Open Enrollment

Open Enrollment | Magical Thinking

I recently presented at a conference at USC titled Art + the Mind: Neuroaesthetics, Phenomenology, and the Experience of Vision. I talked about the berserk vision of the Lewis Chessmen, and my co-presenters (four other grad students) covered subjects ranging from the historical conditions of viewing and its consequences in the 19th century museum, to Piranesi and occularcentrism, cinema and the intersubjectivity of attention, and spectatorship in Olafur Eliasson’s experiential installations.

The experience was a lot of fun (thanks for having me Karen, Megan, and Sam) and introduced me to a whole body of writing on neuroscience, visual culture, and experience that I hadn’t come across at the Graduate Center. Neuroscientist António Damásio (the director of the Brain and Creativity Institute at USC) and David Freedberg (Pierre Matisse Professor of Art History at Columbia) gave keynote addresses on the agency of art and their action on our neural pathways. Looking at an artwork causes our neurons to fire, triggering a physical, non-cognitive (or at least pre-cognitive) “mirror response,” what they termed an embodied reaction to artworks. Even if we don’t raise our hands in silent pledge when we see the Horatii raise theirs in Davids’s Oath, recent neuroscience experiments tell us that neurons fire in the region of the brain responsible for contracting the muscles in our arm and lifting our limb.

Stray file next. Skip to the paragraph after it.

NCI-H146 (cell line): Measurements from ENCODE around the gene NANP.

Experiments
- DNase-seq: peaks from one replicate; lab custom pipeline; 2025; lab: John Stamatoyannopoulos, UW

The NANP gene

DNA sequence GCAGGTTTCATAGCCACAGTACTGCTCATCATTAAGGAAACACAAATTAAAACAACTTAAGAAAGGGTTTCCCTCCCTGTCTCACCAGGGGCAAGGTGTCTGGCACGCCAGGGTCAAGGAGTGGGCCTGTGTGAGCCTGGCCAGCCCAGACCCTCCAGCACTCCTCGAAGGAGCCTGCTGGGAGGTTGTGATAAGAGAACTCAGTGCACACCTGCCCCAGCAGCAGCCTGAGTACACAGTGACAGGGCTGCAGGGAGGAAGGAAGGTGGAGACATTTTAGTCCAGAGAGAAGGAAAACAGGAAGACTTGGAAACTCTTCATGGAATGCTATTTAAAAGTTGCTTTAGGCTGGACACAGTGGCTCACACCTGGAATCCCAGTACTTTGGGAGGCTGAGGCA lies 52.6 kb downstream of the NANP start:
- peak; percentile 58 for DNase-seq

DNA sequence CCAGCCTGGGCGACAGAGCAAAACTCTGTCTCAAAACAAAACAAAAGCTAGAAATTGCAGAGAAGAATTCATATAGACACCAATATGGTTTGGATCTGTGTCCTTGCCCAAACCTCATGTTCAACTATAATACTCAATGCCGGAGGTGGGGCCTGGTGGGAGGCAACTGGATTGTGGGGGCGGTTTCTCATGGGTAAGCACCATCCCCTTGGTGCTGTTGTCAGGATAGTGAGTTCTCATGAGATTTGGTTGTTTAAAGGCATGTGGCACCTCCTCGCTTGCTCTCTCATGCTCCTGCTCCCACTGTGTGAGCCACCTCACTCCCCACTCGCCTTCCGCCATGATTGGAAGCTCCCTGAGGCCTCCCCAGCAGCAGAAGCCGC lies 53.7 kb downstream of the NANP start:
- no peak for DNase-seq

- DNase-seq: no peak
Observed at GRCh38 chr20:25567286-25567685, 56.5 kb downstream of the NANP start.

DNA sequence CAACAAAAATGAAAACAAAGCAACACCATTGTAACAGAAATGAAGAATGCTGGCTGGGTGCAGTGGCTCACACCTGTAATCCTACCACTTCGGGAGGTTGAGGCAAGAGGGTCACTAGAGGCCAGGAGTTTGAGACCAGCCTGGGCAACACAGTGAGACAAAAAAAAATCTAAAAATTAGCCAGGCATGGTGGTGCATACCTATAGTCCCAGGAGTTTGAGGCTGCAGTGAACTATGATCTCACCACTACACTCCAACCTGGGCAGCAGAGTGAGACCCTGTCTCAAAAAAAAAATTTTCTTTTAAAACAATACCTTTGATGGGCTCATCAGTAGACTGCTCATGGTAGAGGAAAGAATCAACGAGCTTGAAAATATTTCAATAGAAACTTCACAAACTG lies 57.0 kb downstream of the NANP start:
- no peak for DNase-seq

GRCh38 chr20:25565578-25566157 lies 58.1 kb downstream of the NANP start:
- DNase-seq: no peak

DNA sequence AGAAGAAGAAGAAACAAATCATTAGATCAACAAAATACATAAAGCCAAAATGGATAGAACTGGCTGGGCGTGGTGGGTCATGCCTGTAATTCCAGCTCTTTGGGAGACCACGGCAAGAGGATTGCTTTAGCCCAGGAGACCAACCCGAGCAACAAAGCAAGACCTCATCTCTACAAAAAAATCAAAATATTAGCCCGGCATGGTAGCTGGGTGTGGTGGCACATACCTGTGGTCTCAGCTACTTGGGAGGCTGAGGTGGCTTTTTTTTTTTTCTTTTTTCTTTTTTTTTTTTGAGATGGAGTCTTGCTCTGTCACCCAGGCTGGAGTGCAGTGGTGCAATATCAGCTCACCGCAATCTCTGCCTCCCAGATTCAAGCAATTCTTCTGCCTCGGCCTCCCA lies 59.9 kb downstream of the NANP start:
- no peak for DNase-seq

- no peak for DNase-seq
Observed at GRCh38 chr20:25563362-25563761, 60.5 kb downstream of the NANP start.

Antonio Damasio and his wife Hanna (also a neuroscientist and his academic partner) with their MRI scanner at USC.